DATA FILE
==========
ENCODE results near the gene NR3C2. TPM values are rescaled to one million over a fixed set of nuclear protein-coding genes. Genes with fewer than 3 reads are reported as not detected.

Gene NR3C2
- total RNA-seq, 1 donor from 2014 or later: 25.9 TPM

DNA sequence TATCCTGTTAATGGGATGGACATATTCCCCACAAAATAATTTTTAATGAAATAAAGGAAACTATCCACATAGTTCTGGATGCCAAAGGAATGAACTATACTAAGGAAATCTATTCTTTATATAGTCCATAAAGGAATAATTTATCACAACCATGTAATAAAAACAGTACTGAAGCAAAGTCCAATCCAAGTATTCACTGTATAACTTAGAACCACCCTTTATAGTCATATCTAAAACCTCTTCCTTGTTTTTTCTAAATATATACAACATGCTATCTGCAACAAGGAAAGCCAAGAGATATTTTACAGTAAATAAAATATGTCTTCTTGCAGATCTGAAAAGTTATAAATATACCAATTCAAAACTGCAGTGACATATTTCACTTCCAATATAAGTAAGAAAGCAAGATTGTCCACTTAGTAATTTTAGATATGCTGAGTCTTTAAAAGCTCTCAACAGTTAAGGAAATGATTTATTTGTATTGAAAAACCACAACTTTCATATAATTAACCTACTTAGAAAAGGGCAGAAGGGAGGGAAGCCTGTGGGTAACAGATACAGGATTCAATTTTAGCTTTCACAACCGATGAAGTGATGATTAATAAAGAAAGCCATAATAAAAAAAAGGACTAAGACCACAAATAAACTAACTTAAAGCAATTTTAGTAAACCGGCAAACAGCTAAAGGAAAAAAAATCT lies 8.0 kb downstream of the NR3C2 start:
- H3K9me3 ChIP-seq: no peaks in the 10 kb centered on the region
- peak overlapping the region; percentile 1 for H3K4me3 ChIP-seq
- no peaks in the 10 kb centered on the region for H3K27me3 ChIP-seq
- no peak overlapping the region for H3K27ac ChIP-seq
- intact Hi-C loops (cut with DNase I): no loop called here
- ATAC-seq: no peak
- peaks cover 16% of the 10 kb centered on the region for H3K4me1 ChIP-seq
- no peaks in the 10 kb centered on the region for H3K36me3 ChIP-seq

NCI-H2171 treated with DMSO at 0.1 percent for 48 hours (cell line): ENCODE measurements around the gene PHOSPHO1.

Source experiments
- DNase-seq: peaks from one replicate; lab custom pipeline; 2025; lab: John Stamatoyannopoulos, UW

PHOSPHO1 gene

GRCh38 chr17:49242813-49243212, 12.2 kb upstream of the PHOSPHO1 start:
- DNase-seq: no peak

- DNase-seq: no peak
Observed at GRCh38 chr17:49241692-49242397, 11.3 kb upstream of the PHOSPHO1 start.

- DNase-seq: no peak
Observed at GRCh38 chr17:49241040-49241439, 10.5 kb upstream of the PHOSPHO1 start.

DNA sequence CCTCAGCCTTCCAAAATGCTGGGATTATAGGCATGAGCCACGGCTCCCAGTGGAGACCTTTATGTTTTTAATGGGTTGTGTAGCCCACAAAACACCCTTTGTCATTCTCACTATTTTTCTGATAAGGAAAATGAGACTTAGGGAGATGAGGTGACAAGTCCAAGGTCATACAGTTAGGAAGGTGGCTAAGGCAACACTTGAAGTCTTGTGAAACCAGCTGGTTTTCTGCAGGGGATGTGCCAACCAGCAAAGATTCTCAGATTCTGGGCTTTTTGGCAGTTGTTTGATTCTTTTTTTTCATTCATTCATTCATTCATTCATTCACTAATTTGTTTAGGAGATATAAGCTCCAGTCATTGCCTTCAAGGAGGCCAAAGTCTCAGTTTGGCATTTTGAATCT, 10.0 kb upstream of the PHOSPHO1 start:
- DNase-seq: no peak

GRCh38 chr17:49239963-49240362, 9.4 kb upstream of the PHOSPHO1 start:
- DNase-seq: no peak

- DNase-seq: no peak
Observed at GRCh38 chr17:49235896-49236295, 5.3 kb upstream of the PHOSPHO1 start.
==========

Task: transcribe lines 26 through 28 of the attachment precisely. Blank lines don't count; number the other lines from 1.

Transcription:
- DNase-seq: no peak

- DNase-seq: no peak
Observed at GRCh38 chr17:49235896-49236295, 5.3 kb upstream of the PHOSPHO1 start.